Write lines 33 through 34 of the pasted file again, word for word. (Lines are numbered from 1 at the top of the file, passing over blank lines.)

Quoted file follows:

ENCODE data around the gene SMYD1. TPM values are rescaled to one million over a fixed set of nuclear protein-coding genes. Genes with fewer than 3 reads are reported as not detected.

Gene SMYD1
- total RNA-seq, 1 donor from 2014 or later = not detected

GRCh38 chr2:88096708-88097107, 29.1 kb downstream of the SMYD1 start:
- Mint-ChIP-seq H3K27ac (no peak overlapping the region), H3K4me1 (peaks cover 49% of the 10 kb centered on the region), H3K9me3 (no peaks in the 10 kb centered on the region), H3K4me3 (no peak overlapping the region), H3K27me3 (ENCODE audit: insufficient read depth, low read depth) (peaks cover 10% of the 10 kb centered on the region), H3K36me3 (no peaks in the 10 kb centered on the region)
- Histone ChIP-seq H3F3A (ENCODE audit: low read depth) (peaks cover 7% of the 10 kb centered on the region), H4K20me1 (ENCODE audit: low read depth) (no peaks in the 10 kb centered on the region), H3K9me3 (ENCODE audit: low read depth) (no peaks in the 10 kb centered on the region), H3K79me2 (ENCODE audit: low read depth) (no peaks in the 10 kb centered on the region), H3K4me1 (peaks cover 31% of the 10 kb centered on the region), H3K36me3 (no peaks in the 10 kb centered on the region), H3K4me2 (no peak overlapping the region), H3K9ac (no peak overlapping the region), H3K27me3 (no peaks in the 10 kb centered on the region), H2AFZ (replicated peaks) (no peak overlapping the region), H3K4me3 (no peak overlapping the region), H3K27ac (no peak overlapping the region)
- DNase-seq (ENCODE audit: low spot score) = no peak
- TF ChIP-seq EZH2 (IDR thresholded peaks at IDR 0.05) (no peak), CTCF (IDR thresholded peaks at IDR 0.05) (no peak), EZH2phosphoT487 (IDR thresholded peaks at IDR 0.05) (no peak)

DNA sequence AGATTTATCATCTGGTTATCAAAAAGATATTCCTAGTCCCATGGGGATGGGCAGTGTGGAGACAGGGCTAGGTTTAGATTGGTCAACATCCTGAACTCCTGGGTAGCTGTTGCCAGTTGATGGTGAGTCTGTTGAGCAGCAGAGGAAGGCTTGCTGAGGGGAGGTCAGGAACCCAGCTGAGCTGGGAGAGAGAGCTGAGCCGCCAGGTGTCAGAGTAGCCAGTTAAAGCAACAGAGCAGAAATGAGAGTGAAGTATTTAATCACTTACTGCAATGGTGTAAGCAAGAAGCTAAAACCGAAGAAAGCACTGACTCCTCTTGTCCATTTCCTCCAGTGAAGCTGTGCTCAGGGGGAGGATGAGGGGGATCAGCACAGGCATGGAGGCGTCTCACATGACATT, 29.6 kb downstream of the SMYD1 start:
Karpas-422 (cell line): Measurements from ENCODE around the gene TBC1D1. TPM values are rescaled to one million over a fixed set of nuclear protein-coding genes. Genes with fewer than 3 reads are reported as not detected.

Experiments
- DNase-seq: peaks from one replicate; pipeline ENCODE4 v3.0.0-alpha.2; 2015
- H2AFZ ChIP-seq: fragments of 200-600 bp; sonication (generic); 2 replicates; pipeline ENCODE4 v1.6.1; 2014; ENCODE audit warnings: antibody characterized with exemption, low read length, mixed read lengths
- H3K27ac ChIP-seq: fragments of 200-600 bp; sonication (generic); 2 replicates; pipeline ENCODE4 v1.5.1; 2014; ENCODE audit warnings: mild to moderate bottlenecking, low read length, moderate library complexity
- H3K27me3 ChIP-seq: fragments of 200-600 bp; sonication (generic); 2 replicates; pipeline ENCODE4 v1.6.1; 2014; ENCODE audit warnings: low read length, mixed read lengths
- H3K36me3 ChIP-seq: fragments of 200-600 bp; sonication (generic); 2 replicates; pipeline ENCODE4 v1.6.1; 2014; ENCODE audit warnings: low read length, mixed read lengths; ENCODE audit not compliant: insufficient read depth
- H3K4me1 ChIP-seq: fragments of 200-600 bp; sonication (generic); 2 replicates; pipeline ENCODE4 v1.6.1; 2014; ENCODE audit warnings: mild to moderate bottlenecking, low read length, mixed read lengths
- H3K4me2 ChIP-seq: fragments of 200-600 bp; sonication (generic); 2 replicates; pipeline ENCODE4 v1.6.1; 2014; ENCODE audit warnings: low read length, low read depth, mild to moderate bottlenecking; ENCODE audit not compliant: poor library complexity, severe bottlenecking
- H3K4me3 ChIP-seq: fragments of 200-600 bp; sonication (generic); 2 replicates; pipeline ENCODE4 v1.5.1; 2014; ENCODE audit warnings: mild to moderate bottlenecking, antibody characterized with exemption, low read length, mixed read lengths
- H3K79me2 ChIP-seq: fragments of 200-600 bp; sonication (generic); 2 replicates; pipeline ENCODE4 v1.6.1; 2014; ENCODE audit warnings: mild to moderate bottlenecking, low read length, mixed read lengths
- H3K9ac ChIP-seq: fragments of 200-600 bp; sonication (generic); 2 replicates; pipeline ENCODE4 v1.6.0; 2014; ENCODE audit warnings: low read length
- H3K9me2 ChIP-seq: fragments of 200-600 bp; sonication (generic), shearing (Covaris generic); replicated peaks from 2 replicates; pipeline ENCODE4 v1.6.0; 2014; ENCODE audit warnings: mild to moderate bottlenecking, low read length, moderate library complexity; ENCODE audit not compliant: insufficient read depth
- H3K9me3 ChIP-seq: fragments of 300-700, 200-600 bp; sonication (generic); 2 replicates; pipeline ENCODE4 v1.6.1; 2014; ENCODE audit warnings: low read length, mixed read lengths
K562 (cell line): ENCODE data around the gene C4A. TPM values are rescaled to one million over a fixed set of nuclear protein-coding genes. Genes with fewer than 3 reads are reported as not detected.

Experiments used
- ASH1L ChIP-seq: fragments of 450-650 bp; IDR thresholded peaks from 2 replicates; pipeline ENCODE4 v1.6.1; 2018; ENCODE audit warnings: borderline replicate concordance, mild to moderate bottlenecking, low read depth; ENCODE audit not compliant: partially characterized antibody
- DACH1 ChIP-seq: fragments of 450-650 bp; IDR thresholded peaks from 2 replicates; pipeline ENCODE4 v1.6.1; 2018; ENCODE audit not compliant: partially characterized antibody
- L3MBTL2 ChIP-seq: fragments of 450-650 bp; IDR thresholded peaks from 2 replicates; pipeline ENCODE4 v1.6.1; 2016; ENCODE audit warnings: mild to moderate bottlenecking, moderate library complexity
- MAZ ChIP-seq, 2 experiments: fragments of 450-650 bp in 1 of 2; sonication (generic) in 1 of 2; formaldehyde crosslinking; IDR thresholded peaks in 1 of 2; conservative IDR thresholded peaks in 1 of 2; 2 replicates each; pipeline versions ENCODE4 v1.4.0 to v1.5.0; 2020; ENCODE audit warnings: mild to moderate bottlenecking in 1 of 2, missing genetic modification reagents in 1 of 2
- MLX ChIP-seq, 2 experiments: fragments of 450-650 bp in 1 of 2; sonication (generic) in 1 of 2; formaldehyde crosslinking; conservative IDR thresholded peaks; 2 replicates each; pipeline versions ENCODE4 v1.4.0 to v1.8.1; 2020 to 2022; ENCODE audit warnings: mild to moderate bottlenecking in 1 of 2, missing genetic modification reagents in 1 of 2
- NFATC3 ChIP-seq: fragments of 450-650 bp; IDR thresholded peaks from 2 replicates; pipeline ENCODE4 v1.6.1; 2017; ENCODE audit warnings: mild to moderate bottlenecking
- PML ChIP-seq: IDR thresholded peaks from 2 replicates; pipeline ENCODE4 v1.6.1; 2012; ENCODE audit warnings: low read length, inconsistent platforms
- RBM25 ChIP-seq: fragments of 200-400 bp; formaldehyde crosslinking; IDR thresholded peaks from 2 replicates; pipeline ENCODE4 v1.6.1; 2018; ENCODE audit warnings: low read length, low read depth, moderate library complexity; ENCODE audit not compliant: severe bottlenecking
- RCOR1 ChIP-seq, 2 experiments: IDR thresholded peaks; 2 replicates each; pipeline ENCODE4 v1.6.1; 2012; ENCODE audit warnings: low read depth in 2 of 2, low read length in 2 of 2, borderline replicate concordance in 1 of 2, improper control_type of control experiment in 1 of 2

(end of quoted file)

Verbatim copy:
- RBM25 ChIP-seq: fragments of 200-400 bp; formaldehyde crosslinking; IDR thresholded peaks from 2 replicates; pipeline ENCODE4 v1.6.1; 2018; ENCODE audit warnings: low read length, low read depth, moderate library complexity; ENCODE audit not compliant: severe bottlenecking
- RCOR1 ChIP-seq, 2 experiments: IDR thresholded peaks; 2 replicates each; pipeline ENCODE4 v1.6.1; 2012; ENCODE audit warnings: low read depth in 2 of 2, low read length in 2 of 2, borderline replicate concordance in 1 of 2, improper control_type of control experiment in 1 of 2